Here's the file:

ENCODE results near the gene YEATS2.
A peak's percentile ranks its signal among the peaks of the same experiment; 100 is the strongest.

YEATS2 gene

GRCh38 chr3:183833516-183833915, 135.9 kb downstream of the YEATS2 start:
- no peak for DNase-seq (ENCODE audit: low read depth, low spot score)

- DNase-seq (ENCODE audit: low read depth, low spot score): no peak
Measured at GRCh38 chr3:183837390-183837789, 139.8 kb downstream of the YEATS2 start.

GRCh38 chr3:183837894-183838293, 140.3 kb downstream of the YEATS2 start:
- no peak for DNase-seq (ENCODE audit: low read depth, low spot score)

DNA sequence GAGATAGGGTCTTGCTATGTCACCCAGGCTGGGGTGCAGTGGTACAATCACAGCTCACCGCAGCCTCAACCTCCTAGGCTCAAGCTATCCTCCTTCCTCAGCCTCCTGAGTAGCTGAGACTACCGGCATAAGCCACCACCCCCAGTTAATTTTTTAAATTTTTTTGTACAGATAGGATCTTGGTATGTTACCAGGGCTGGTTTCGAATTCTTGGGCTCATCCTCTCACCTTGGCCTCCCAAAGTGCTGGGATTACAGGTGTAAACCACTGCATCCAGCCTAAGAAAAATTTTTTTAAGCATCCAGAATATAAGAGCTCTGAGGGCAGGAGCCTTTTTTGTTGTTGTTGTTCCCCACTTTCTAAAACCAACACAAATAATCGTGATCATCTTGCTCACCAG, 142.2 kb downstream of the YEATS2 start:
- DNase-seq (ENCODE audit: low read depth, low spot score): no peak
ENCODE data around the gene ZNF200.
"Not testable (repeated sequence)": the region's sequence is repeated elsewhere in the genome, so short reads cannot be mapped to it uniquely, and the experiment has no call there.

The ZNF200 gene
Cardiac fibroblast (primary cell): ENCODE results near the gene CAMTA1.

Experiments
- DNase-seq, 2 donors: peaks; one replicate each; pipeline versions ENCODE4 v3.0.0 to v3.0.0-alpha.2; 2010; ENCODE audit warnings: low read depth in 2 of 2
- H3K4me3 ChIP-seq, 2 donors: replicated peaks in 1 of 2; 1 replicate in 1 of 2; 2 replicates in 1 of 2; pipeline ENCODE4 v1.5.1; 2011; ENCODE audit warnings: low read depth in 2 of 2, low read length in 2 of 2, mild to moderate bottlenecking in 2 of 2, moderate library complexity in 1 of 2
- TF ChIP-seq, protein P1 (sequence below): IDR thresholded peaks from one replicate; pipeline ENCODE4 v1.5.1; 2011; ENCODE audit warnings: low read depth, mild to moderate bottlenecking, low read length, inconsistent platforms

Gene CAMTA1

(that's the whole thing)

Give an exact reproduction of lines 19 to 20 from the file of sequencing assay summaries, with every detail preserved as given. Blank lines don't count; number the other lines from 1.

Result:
- TF ChIP-seq, protein P1 (sequence below): IDR thresholded peaks from one replicate; pipeline ENCODE4 v1.5.1; 2011; ENCODE audit warnings: low read depth, mild to moderate bottlenecking, low read length, inconsistent platforms

Gene CAMTA1